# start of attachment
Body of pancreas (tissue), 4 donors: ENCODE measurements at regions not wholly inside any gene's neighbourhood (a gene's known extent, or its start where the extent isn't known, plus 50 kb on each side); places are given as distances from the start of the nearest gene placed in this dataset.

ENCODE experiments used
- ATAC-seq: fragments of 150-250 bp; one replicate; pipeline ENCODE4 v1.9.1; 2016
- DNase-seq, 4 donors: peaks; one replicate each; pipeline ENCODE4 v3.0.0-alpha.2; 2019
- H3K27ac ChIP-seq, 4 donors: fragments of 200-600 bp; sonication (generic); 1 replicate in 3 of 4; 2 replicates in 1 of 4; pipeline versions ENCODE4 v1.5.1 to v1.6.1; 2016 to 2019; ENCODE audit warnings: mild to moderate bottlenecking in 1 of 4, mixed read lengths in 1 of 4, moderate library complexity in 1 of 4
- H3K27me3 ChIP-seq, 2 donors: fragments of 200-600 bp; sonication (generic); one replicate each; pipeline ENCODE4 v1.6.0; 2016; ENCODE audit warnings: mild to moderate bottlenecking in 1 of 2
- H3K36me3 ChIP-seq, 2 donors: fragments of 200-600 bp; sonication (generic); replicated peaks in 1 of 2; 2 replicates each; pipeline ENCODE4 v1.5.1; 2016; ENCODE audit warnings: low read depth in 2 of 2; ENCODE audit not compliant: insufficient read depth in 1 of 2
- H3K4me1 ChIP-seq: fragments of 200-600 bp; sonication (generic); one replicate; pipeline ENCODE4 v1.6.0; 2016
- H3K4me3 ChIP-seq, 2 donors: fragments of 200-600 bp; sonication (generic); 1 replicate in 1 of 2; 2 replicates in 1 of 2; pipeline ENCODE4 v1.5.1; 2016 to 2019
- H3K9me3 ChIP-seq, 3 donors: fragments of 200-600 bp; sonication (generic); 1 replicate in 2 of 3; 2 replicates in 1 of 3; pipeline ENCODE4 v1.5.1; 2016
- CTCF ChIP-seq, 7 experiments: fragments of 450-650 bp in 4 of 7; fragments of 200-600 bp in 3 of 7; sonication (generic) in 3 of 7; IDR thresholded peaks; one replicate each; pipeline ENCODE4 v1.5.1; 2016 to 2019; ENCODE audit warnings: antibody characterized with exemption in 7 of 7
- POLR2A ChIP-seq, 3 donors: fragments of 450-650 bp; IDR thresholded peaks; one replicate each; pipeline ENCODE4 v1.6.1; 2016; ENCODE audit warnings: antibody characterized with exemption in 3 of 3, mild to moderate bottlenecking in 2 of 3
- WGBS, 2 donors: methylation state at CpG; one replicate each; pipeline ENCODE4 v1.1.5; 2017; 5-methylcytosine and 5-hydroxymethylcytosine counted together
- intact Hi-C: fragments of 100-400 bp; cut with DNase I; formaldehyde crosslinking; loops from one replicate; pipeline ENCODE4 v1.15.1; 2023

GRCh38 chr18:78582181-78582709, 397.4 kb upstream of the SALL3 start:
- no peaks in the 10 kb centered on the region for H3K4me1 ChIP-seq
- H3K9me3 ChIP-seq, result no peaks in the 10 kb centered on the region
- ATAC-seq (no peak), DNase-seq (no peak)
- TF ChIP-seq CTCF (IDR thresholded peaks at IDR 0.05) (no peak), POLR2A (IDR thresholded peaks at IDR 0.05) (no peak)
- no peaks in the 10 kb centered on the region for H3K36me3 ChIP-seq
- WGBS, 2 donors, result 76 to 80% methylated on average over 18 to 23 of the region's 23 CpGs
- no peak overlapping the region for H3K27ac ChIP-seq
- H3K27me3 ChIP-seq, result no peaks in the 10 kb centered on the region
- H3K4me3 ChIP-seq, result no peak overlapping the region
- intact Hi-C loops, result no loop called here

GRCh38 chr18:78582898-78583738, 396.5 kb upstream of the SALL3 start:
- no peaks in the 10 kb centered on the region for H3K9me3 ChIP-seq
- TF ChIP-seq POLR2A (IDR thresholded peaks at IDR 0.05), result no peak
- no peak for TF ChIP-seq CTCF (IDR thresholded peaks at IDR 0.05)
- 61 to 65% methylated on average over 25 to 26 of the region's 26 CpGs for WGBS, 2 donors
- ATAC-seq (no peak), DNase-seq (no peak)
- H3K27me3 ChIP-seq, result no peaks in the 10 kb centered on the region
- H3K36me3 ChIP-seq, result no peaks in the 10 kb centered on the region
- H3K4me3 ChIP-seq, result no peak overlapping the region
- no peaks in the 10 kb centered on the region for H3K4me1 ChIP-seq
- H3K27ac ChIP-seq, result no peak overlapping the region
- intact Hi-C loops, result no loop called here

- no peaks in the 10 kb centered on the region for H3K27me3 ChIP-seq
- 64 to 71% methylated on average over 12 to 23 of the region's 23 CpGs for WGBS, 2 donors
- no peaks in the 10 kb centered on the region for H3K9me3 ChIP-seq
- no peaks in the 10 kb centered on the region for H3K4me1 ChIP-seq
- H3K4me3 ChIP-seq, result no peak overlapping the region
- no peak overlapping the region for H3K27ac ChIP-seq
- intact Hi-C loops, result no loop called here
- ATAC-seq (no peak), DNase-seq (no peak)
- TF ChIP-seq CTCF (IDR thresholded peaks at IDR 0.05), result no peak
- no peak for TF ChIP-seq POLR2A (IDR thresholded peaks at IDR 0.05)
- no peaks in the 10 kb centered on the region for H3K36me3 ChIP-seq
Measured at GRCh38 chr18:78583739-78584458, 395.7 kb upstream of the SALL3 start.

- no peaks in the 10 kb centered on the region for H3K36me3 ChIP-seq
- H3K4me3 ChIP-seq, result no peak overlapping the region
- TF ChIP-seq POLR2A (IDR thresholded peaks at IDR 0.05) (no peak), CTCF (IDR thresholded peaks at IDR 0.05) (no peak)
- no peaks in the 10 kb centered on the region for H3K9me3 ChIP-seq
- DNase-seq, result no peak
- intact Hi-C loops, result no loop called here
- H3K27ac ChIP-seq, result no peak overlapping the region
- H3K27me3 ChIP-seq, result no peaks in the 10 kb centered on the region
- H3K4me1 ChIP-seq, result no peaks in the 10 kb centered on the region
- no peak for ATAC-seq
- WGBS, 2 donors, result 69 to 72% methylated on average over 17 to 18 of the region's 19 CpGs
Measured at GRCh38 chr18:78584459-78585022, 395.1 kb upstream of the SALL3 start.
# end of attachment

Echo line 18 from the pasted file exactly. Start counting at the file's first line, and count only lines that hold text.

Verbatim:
- ATAC-seq (no peak), DNase-seq (no peak)